Eating Disorders – An eating disorder is a serious mental illness in which people experience severe disturbances in their eating behaviors and related thoughts/emotions. Anorexia, bulimia and binge eating disorder are the three most common types of eating disorders. Anxiety, panic and obsessive-compulsive disorders typically accompany an eating disorder.
Mood Disorders – Patients with mood disorders experience an emotional state (or mood) that is distorted or inconsistent with their circumstances, impairing their ability to function. They may experience feelings of apathy, worthlessness and sadness or extreme mania. Depression and bipolar disorder are the two most common types of mood disorders.
Psychotic Disorders – Psychotic disorders are a group of serious illnesses that affect the mind. They make it hard for patients to think clearly, make good judgments, respond emotionally, communicate effectively, understand reality and behave appropriately. Two of the main symptoms associated with psychotic disorders are delusions and hallucinations.
What are the typical job duties for a mental health nurse?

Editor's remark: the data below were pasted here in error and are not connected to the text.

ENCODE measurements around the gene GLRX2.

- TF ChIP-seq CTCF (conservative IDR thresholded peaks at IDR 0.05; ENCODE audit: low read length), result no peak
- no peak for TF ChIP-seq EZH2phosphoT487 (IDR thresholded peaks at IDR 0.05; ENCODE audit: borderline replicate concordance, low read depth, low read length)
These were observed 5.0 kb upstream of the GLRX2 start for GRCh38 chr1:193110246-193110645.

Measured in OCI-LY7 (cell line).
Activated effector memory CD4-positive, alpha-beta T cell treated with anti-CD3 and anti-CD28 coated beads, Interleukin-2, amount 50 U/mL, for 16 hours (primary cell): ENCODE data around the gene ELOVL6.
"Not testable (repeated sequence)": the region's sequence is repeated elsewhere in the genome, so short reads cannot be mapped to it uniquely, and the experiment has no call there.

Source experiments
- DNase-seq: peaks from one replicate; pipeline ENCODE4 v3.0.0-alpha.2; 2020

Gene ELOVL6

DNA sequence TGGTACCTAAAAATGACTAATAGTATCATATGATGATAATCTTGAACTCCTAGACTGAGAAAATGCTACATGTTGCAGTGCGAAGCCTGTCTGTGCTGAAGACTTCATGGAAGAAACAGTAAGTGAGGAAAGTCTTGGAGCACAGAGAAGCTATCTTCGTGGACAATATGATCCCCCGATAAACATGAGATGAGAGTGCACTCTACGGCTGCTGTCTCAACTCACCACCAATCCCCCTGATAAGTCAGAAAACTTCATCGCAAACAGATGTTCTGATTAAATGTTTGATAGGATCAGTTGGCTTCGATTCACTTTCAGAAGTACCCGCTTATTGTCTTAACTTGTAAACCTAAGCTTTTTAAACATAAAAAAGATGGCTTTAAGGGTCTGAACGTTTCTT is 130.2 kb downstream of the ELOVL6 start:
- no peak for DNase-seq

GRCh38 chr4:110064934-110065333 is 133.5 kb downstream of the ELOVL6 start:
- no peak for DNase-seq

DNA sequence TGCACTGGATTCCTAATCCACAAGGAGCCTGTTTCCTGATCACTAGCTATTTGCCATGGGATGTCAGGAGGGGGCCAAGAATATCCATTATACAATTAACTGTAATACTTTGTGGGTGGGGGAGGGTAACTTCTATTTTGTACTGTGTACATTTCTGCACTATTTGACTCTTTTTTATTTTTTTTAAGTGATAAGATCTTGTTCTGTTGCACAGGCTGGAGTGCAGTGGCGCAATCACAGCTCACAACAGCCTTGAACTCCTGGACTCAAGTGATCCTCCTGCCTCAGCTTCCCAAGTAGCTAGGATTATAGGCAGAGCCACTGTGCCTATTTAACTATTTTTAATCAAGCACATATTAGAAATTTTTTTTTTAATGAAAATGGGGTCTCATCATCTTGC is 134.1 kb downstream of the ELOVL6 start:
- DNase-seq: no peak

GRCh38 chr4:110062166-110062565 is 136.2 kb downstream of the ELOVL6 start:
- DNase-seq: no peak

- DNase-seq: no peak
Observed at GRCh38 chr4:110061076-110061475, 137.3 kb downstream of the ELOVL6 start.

Mental health nurses play a critical role in assessing and diagnosing patients. Consequently, much of their work centers around monitoring symptoms and behaviors and providing short- or long-term care. While specific job responsibilities vary by practice setting, some of the most common job duties include:
Gauging a patient’s psychiatric state;
Collaborating on psychiatric intervention plans;
Administering psychotropic and similar medications;
Ordering and interpreting diagnostic tests;
Monitoring adherence to non-medical treatment regimens;
Removing potentially harmful or triggering environmental features;
Recording a patient’s health journey and reporting on notable alterations; and
Educating family members about a patient’s condition and care plan.
Where do psychiatric registered nurses work?
Psychiatric registered nurses work wherever mental health services are provided. This means they work in both in-patient and out-patient settings. An in-patient care setting refers to places where a patient is admitted for care and includes places like hospitals, in-patient mental health facilities and state/federal correctional facilities. Out-patient care settings typically include local clinics and home healthcare organizations. It can even include schools that serve individuals with emotional and mental issues.